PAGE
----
The Knowledge

Teacher-powered research: how we’re building the evidence around everyday practice

A new stream of EEF evaluations aims to give teachers better evidence to support their everyday practice

A new stream of EEF evaluations aims to give teachers better evidence to support their everyday practice

15 Feb 2024, 5:00

Consider a whole-class reading lesson in Key Stage 2. Is it more effective for pupils’ reading comprehension to read a story continuously or to stop periodically for questions and discussion?

Teachers make decisions like this all the time, with a view to improving pupil learning. But often, research to support choosing one approach over another just doesn’t exist.

That’s why we’ve introduced a new approach to evaluation, designed to help us learn more about the impact of teachers’ classroom-level choices.

One of our first Teacher Choices trials tested the aforementioned example. The Story Time research project, evaluated by a team at the National Foundation for Educational Research (NFER), compared the impact of continuous reading versus stopping and starting to ask relevant questions on Year 4 and 5 pupils’ literacy outcomes.

The trial found that pupils taught by teachers who paused to ask questions scored higher in reading and listening comprehension on average than pupils taught by teachers who read aloud without stopping.

It’s an interesting finding in and of itself. But the study also demonstrated the feasibility of the wider Teacher Choices model, meaning we could look to apply it to other questions around best practice.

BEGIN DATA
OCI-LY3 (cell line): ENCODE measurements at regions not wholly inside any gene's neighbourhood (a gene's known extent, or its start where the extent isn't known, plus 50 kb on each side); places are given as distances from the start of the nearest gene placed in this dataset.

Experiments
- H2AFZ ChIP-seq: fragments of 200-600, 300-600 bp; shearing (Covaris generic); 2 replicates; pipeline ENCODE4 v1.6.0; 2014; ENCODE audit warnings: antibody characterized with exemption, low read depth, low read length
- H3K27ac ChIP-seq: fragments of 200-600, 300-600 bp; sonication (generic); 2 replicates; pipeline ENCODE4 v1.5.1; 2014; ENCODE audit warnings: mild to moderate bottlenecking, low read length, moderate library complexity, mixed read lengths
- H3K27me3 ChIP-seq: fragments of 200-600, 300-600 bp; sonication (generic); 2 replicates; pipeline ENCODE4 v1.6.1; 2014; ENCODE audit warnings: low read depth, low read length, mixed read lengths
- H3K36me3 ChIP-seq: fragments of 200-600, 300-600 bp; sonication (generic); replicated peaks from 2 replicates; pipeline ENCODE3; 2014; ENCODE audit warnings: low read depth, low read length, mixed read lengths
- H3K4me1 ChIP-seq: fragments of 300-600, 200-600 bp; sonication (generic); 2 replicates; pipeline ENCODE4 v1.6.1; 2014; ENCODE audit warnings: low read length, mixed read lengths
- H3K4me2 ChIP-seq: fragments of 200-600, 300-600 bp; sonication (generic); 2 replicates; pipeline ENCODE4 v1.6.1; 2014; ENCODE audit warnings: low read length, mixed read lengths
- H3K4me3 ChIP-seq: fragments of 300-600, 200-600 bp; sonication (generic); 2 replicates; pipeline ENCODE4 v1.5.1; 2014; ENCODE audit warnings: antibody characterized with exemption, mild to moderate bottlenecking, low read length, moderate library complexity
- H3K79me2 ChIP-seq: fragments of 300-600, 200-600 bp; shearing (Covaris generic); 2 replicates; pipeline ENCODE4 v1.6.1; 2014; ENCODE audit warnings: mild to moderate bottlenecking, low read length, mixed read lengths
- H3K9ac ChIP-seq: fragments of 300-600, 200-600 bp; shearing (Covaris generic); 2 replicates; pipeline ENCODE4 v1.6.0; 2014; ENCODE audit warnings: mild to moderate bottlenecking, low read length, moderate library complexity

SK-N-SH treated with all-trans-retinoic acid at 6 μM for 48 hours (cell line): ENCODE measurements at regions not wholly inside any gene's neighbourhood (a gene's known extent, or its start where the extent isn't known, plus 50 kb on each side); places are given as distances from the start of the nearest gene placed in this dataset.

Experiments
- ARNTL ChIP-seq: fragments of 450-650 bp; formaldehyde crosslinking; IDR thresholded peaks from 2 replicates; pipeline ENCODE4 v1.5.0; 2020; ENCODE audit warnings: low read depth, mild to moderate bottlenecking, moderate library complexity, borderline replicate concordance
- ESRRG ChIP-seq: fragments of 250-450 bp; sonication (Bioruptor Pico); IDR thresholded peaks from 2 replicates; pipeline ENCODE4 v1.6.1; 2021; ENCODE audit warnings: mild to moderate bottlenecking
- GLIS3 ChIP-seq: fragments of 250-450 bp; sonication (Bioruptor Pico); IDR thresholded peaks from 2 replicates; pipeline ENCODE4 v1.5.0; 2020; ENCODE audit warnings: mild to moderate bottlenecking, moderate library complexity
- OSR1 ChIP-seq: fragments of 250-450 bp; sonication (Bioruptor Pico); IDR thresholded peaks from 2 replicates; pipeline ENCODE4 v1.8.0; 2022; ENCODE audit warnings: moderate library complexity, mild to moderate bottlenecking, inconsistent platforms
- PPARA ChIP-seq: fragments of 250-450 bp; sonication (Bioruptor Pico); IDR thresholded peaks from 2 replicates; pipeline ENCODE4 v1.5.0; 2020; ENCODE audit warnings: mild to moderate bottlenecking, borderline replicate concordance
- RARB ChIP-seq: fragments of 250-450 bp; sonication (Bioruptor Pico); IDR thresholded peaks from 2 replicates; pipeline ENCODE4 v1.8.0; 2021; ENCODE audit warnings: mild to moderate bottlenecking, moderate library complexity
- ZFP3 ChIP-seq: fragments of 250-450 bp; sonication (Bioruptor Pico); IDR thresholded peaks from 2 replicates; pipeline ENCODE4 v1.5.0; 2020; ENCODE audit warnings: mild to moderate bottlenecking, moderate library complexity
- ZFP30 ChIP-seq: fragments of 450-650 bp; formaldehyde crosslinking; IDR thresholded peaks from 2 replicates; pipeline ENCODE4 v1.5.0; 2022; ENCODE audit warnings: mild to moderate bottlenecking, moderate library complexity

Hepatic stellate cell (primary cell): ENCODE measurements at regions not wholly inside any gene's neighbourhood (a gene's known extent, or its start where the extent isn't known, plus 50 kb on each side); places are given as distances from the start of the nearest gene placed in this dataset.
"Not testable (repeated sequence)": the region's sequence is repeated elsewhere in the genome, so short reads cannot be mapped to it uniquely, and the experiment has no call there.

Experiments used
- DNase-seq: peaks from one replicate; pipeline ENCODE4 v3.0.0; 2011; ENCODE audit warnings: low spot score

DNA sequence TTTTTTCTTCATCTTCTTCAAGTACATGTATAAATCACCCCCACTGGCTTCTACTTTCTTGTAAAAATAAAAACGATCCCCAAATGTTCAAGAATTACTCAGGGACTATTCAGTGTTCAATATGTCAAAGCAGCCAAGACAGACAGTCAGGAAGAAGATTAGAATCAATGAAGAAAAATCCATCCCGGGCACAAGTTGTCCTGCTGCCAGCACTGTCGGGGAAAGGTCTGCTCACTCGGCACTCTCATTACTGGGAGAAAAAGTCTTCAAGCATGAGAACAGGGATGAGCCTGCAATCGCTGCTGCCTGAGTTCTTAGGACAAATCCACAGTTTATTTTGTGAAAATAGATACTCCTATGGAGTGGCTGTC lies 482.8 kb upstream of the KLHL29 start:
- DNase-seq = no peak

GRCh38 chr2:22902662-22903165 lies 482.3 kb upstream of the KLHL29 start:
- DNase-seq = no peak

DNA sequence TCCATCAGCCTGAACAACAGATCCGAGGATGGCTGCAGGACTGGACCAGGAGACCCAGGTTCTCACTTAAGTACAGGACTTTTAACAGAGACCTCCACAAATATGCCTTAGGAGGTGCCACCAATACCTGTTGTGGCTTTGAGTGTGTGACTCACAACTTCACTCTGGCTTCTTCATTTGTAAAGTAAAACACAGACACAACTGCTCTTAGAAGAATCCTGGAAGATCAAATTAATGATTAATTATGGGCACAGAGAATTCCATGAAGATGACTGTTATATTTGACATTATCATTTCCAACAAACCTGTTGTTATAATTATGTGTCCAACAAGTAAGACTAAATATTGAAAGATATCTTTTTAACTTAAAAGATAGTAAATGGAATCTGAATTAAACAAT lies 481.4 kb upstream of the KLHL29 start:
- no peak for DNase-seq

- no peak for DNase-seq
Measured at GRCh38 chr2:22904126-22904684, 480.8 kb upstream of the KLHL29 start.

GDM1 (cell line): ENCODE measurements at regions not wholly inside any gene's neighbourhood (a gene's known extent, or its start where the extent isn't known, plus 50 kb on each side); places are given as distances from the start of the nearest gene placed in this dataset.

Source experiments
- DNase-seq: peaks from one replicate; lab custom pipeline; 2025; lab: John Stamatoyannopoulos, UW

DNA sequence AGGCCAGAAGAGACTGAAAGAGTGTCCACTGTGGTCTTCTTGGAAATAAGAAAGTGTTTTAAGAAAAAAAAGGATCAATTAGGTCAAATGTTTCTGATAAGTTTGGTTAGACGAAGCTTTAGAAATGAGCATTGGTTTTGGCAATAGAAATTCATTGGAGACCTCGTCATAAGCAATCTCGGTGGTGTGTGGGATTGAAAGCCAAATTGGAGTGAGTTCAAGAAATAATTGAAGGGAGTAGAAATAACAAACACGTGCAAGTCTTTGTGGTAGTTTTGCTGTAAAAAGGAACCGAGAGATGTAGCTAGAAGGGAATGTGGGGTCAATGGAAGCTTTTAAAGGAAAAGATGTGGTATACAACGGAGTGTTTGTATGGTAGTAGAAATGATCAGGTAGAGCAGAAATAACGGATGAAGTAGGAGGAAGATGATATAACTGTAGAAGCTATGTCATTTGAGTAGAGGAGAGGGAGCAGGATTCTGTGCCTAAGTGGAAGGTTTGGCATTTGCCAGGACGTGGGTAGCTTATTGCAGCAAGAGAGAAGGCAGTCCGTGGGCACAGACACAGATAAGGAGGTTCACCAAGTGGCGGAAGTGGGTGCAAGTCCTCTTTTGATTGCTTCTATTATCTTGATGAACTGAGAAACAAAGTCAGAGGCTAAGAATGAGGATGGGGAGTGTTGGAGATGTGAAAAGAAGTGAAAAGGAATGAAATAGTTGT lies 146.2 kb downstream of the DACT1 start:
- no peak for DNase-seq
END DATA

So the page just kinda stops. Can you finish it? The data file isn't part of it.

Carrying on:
Encouragingly, participants in our early Teacher Choices studies have been really enthusiastic about how it could support evidence-informed practice in their setting, and the contribution they were making to research and innovation in the wider sector.

This is a big step forward in answering the questions that matter to teachers

We also found that the short, simple guides we provided to participants in our first studies were sufficient for teachers to understand the trial and implement the chosen approaches in their classrooms.

Challenges and opportunities

These initial trials underscored the importance of close collaboration with teachers at all stages of the research process, from developing research questions to communicating the eventual results.

So, when we commissioned a new trio of Teacher Choices projects in 2022, all three began with a scoping phase designed to identify relevant, testable practice dilemmas across each subject theme. Teachers were involved throughout, in co-design workshops, interviews, focus groups, piloting work and large-scale surveys. This close engagement was pivotal for each project to progress to an impact evaluation.

Despite some exciting initial findings, we have come up against some methodological challenges in these early trials. For example, running causal evaluations of teacher practices means we have to identify specific outcomes that we would expect the practice to influence and evaluate them with sensitive assessment measures.

Where standardised test measures lack the necessary precision, evaluators like NFER have turned to innovative approaches by creating and validating bespoke assessments or collecting teacher-developed topic tests to evaluate the impact of Teacher Choices.